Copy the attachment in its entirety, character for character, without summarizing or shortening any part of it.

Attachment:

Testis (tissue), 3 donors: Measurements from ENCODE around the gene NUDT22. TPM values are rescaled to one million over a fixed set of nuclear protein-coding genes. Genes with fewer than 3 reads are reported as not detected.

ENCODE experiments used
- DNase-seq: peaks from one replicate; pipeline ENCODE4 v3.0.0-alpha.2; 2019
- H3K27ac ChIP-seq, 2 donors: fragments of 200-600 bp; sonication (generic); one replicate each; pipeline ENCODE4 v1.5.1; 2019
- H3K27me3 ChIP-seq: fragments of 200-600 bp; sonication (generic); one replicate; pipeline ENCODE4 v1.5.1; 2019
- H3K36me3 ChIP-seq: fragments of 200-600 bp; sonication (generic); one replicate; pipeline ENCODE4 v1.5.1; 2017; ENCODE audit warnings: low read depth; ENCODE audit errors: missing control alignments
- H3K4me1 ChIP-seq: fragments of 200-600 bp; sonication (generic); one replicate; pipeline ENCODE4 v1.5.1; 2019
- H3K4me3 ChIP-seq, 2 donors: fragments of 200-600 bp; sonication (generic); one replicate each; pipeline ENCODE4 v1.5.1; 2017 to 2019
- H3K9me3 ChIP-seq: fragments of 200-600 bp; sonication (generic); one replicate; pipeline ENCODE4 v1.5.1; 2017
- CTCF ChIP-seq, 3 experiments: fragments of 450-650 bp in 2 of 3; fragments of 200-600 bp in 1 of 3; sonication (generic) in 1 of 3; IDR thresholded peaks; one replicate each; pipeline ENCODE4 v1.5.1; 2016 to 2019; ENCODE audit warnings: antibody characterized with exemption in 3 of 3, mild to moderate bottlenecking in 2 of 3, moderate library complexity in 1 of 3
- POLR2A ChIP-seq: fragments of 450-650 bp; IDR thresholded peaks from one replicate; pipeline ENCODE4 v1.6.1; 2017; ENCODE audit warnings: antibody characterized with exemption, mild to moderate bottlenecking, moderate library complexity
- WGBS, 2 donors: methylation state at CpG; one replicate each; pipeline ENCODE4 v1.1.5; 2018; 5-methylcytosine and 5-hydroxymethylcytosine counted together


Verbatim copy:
Testis (tissue), 3 donors: Measurements from ENCODE around the gene NUDT22. TPM values are rescaled to one million over a fixed set of nuclear protein-coding genes. Genes with fewer than 3 reads are reported as not detected.

ENCODE experiments used
- DNase-seq: peaks from one replicate; pipeline ENCODE4 v3.0.0-alpha.2; 2019
- H3K27ac ChIP-seq, 2 donors: fragments of 200-600 bp; sonication (generic); one replicate each; pipeline ENCODE4 v1.5.1; 2019
- H3K27me3 ChIP-seq: fragments of 200-600 bp; sonication (generic); one replicate; pipeline ENCODE4 v1.5.1; 2019
- H3K36me3 ChIP-seq: fragments of 200-600 bp; sonication (generic); one replicate; pipeline ENCODE4 v1.5.1; 2017; ENCODE audit warnings: low read depth; ENCODE audit errors: missing control alignments
- H3K4me1 ChIP-seq: fragments of 200-600 bp; sonication (generic); one replicate; pipeline ENCODE4 v1.5.1; 2019
- H3K4me3 ChIP-seq, 2 donors: fragments of 200-600 bp; sonication (generic); one replicate each; pipeline ENCODE4 v1.5.1; 2017 to 2019
- H3K9me3 ChIP-seq: fragments of 200-600 bp; sonication (generic); one replicate; pipeline ENCODE4 v1.5.1; 2017
- CTCF ChIP-seq, 3 experiments: fragments of 450-650 bp in 2 of 3; fragments of 200-600 bp in 1 of 3; sonication (generic) in 1 of 3; IDR thresholded peaks; one replicate each; pipeline ENCODE4 v1.5.1; 2016 to 2019; ENCODE audit warnings: antibody characterized with exemption in 3 of 3, mild to moderate bottlenecking in 2 of 3, moderate library complexity in 1 of 3
- POLR2A ChIP-seq: fragments of 450-650 bp; IDR thresholded peaks from one replicate; pipeline ENCODE4 v1.6.1; 2017; ENCODE audit warnings: antibody characterized with exemption, mild to moderate bottlenecking, moderate library complexity
- WGBS, 2 donors: methylation state at CpG; one replicate each; pipeline ENCODE4 v1.1.5; 2018; 5-methylcytosine and 5-hydroxymethylcytosine counted together